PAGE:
Inactivity is a classic car killer. Just letting your pride and joy stagnate will only lead to future trouble and expense and a day of sorting and servicing now will ensure you the joys of spring. Most experts advocate changing the engine’s oil even if the unit isn’t to be run during hibernation as old lube may contain harmful acids that cause internal corrosion. Dedicated storage oils are available from the likes of Millers, Penrite and Morris Lubricants: these give off a mist to protect the inner workings as the oil lays in the sump. There’s also divided opinion over what to do with the fuel tank as unleaded can go “off” if left dormant. That said, an empty tank attracts condensation leading to the prospect of internal rust and gummed up fuel lines. A compromise is to leave the tank half full, and to add a gallon or two of the fresh stuff when you are about to bring the car out of hibernation. You can also buy products to prevent tank corrosion. Tank Safe is one such pour-in additive. That friend of every classic car owner – WD40 or similar - should be sprayed liberally around the engine, and especially the electrics, to keep moisture at bay and prevent surface rust forming on the carbs, throttle linkages, battery terminals and so on. Don’t leave the box of sparks to discharge due to lack of use as this will lead to premature failure. If possible, remove the battery to trickle charge regularly. If this is not feasible, then at the very least disconnect the battery to prevent the chance of an electrical fire.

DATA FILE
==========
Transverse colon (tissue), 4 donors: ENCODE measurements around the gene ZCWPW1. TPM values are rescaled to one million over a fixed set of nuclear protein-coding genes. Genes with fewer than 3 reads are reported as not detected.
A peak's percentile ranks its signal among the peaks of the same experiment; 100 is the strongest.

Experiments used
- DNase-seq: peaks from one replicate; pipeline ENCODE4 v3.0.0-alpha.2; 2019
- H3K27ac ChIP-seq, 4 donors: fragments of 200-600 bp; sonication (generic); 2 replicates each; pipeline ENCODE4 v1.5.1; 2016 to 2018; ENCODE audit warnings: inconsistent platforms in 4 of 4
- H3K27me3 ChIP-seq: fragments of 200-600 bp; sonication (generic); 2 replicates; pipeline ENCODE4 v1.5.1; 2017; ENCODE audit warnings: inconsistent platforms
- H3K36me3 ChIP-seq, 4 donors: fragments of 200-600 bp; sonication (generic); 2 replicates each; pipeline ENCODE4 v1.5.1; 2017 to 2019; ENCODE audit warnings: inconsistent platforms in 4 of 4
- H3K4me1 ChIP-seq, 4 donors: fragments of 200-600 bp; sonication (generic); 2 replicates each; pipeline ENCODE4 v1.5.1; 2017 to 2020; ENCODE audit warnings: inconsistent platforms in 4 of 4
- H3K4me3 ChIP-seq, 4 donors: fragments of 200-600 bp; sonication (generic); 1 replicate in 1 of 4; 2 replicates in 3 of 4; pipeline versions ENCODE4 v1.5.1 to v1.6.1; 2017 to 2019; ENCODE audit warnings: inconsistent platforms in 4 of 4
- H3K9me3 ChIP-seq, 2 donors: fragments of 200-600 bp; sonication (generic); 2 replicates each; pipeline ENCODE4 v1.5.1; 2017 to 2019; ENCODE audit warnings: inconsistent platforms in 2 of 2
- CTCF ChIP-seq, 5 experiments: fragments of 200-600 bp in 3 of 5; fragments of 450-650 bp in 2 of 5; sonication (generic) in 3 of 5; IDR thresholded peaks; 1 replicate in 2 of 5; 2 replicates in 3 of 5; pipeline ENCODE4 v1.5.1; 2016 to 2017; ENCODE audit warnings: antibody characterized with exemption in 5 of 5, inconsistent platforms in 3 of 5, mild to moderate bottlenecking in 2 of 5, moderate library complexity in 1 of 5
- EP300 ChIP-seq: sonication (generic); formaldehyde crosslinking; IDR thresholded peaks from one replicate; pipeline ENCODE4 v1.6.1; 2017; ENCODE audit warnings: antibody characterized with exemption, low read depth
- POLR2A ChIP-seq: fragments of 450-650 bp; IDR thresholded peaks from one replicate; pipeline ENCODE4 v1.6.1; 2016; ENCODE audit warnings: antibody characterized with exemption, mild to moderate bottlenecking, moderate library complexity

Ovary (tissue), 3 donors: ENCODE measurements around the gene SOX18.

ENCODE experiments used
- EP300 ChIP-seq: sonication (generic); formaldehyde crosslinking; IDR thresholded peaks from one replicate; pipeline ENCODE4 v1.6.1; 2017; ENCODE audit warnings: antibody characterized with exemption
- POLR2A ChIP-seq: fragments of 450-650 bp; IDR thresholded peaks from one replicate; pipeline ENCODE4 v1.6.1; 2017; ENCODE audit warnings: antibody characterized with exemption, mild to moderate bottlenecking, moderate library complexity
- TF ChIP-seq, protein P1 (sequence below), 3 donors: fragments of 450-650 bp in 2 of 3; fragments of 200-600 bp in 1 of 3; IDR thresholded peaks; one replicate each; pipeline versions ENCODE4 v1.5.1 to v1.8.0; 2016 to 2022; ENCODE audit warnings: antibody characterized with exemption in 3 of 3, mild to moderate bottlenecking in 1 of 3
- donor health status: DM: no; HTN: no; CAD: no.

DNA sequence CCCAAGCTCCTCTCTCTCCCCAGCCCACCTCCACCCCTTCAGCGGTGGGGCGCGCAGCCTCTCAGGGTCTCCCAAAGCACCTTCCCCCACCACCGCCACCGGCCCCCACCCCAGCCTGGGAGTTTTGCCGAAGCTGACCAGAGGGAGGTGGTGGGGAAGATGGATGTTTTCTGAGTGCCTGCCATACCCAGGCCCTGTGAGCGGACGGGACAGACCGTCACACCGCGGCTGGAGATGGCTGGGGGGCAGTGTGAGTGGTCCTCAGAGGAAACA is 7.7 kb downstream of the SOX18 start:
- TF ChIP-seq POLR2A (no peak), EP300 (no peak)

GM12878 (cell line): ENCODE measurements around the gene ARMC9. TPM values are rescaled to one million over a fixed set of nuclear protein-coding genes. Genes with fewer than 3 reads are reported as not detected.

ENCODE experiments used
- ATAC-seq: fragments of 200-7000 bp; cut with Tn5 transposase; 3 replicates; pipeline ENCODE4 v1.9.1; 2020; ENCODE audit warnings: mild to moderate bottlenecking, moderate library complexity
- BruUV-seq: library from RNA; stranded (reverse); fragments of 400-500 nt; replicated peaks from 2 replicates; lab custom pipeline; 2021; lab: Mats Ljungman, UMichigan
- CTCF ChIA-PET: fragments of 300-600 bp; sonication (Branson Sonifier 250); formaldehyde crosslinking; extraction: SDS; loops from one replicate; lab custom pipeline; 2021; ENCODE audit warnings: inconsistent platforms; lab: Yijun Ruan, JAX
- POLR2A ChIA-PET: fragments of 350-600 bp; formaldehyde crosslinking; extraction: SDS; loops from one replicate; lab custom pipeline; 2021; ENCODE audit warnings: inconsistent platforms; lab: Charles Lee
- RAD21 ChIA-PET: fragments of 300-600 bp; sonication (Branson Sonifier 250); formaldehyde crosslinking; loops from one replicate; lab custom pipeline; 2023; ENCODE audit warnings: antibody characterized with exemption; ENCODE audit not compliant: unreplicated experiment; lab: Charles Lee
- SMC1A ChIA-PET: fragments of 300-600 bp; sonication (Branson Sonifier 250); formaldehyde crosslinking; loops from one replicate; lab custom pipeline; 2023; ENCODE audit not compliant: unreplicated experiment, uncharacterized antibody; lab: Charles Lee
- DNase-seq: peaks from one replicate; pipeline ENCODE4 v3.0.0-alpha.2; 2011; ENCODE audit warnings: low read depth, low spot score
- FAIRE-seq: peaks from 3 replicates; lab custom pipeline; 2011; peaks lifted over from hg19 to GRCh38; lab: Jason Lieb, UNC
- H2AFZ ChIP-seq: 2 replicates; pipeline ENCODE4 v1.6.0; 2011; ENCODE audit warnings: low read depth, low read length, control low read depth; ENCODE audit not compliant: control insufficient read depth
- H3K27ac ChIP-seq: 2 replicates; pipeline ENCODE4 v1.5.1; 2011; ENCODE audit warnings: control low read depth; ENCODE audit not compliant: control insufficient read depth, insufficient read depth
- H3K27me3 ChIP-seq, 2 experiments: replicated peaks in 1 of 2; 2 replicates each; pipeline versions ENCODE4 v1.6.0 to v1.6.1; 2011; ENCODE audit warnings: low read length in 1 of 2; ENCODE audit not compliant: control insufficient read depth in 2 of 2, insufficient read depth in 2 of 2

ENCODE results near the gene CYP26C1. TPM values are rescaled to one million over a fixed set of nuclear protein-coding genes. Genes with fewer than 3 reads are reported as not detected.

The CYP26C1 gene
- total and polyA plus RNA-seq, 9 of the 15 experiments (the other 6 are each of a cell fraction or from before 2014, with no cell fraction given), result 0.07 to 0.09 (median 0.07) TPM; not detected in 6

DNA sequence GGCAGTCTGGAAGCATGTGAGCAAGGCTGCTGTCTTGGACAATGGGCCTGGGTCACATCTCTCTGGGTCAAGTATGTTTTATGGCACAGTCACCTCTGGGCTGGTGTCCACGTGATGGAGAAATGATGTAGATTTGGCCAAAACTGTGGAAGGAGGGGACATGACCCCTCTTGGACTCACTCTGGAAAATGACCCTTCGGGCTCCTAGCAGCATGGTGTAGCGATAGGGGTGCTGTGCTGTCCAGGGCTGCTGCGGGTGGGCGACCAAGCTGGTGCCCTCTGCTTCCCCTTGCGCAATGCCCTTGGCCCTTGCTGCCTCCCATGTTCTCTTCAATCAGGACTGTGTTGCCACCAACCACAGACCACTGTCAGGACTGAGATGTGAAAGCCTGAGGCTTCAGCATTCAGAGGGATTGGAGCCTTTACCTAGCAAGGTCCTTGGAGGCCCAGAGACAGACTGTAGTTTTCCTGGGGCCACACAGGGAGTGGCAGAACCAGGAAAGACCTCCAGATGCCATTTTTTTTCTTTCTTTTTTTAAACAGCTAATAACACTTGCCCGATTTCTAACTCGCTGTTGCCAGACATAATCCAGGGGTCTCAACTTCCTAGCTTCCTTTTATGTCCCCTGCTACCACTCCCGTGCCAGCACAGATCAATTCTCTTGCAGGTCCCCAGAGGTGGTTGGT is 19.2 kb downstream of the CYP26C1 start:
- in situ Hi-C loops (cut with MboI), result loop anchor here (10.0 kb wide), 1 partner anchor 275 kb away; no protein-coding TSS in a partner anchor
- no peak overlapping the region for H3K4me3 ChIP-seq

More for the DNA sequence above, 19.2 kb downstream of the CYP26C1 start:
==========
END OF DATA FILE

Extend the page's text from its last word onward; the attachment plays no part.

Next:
Time to chill

Don’t be a cheapskate by simply draining the cooling system - always use anti-freeze. True, in theory an engine without water can’t freeze up and crack the engine block or blow a core plug, but anti-freeze also contains corrosion inhibitors, which are essential to protect alloy engines. Testers are cheap, but you can simply take a sample and put it in their freezer overnight as an indicator. But even if it is up to strength it’s still advisable to change it every few of years to keep the corrosion inhibitor quality up to spec.

Don’t forget…

Leave the handbrake off to prevent the brakes locking on. The clutch plate can rust onto the flywheel; prevent this by using a broom handle or similar to keep the pedal fully depressed. Failing this, check on the car every couple of weeks (always a good idea anyway) and pump the brake and clutch pedals a few times to keep those mechanisms free. Should you raise the car up on axle stands to take the weight off the suspension and tyres? It’s a personal decision and years ago the practice was advised. We’d simply ensure the tyres are inflated to a couple of pounds over their normal settings and regularly check them for slow leaks. A regular run does any car- and you - a power of good! Don’t let your insurance lapse even if you are not going to use your car though because what happens if there’s an accident, fire or theft? Most classic car insurers can provide short term or storage cover. And remember that if the road tax runs out, you must inform the DVLA and register the car as SORN. Don’t think that just because your classic isn’t roadworthy and is perhaps an on going restoration that none of this applies to you. Many a project has been spoiled by not preserving the car (and its parts, which may be dismantled) over the winter months, undoing all the previous good work. It used to be common practice to store cars over the winter, 40-50 years ago. It’s still a wise move but only if you do it right.